At Home Care Assistance Columbus, we enjoy helping older adults enhance their health by making better lifestyle choices. According to an article in Prevention Magazine, there are simple ways to reduce blood pressure beyond the medicine and advice offered by your doctor.
Go for power walks. Exercise helps the heart use oxygen more efficiently, so it doesn’t work as hard to pump blood.
Breathe deeply. Slow breathing and meditative practices such as qigong, yoga, and tai chi decrease stress hormones, which elevate renin, a kidney enzyme that raises blood pressure.
Pick potassium-rich produce. Aim for potassium levels of 2,000 to 4,000 mg a day, including sweet potatoes, tomatoes, orange juice, potatoes, bananas, kidney beans, peas, cantaloupe, honeydew melon, and dried fruits such as prunes and raisins.
Indulge in dark chocolate. Dark varieties contain flavanols that make blood vessels more elastic. Have 1/2 ounce daily (make sure it contains at least 70% cocoa).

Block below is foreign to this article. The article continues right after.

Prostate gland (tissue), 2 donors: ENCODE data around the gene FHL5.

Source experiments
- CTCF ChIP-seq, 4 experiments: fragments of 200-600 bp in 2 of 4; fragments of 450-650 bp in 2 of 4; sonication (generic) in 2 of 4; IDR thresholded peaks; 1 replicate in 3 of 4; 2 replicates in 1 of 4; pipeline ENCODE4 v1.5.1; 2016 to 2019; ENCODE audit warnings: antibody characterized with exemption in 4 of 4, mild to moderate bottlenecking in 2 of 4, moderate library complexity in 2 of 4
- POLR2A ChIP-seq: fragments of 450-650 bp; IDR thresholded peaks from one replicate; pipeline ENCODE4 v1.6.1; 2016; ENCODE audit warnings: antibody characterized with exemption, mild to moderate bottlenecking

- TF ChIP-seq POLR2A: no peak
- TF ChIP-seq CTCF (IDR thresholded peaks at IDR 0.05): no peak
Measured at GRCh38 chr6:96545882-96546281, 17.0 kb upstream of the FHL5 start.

Take a supplement. Researchers found that coenzyme Q10 reduced blood pressure. Ask your doctor about taking a 60 to 100 mg supplement up to 3 times a day.
Go decaf. Scientists have long debated the effects of caffeine on blood pressure. Caffeine can raise blood pressure by tightening blood vessels and by magnifying the effects of stress.
Take up tea. Study participants who sipped 3 cups of a hibiscus tea daily lowered systolic blood pressure by 7 points in 6 weeks on average. Many herbal teas contain hibiscus; look for blends that list it near the top of the chart.
Relax with music. The right tunes can help, according to researchers at the University of Florence in Italy.
Seek help for snoring. It’s estimated that half of all people with sleep apnea have high blood pressure. In addition to loud snoring, excessive daytime tiredness and early morning headaches are also good clues.